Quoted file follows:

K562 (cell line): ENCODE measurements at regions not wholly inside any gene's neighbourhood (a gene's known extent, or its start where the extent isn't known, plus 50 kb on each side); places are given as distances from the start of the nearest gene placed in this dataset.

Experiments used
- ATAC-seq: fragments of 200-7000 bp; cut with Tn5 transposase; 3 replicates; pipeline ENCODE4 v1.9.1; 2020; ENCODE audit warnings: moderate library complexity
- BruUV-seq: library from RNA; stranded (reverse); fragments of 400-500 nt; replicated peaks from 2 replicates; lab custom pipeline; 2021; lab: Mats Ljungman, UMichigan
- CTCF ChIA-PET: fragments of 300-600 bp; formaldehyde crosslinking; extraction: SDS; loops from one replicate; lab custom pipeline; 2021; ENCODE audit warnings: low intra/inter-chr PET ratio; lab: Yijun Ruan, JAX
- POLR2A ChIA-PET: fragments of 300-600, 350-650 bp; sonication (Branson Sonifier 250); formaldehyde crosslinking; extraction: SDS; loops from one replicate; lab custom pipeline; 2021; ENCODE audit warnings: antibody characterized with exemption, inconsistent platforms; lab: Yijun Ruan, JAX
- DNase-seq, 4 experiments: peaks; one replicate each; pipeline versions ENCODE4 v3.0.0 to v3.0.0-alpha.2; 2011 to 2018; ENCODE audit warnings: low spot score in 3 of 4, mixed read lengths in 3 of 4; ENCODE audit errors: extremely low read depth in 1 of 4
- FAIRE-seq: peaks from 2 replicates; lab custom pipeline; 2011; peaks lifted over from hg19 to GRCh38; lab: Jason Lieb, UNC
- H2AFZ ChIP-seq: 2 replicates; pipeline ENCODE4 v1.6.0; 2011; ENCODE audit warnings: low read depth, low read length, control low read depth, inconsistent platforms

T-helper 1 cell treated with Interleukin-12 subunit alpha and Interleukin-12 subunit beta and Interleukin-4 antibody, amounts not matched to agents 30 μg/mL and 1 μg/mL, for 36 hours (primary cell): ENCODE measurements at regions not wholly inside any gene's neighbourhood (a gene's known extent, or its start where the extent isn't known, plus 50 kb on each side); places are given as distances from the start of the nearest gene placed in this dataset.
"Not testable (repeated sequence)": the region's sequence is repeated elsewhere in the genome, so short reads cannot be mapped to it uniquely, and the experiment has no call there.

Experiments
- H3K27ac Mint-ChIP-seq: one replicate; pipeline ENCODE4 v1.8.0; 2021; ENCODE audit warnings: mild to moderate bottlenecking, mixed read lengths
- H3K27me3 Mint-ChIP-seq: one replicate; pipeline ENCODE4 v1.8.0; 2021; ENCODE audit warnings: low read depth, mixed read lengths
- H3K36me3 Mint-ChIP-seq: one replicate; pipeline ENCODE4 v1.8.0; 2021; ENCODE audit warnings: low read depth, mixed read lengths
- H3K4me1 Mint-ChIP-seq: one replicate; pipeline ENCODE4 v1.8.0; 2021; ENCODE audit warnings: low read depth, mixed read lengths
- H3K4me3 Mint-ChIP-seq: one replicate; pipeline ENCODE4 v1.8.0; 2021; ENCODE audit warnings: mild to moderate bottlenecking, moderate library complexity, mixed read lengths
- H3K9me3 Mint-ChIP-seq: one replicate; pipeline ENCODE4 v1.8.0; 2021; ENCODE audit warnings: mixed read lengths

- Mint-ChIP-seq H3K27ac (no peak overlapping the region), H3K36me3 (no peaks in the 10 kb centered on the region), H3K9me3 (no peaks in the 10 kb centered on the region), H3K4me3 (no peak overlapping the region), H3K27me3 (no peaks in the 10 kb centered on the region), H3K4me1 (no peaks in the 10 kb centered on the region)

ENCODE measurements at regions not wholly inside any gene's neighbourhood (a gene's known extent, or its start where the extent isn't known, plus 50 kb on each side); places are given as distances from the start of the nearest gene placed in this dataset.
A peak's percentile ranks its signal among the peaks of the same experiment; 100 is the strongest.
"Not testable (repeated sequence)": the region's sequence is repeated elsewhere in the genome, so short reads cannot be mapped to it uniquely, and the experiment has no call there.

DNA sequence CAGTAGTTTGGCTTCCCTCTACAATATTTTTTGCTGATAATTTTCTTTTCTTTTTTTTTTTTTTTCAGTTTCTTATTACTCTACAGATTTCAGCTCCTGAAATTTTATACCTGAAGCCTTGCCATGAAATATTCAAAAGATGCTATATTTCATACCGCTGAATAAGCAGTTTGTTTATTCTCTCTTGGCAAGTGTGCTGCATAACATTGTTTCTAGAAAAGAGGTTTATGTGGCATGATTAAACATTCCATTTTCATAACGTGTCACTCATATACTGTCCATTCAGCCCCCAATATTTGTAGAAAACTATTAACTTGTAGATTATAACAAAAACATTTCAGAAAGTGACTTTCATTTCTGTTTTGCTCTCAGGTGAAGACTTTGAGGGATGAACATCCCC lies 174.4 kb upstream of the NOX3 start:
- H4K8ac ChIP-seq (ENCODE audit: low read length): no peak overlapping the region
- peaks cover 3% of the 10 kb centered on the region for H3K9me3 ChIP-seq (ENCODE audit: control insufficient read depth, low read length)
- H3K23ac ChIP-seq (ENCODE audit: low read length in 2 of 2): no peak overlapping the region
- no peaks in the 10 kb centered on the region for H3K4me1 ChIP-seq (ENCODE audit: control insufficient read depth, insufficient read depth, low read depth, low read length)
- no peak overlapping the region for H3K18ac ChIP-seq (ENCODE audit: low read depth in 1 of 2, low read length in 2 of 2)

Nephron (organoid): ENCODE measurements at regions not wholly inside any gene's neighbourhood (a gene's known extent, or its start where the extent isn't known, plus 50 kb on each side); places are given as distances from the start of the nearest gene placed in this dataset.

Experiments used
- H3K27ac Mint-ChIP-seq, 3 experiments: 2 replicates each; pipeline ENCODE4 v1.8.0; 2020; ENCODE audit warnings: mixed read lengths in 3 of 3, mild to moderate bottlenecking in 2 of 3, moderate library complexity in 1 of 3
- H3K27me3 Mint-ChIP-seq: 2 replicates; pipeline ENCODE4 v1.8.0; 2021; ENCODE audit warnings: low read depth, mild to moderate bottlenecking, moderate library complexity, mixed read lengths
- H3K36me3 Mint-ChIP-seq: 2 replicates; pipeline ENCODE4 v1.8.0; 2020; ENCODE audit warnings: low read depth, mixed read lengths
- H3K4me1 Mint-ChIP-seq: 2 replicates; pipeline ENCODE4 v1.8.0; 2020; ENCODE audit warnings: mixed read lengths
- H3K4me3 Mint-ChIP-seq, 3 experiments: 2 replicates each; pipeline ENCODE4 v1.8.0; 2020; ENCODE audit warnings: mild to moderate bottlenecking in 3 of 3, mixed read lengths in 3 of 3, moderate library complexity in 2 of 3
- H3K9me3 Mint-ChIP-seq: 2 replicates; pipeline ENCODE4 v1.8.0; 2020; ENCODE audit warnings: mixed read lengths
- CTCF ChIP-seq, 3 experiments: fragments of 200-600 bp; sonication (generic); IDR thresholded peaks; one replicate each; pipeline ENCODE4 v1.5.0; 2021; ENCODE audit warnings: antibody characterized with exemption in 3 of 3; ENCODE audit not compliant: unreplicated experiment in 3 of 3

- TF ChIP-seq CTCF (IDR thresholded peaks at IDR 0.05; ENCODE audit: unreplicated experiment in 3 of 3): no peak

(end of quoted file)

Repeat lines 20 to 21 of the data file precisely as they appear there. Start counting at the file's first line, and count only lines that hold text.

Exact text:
ENCODE measurements at regions not wholly inside any gene's neighbourhood (a gene's known extent, or its start where the extent isn't known, plus 50 kb on each side); places are given as distances from the start of the nearest gene placed in this dataset.
A peak's percentile ranks its signal among the peaks of the same experiment; 100 is the strongest.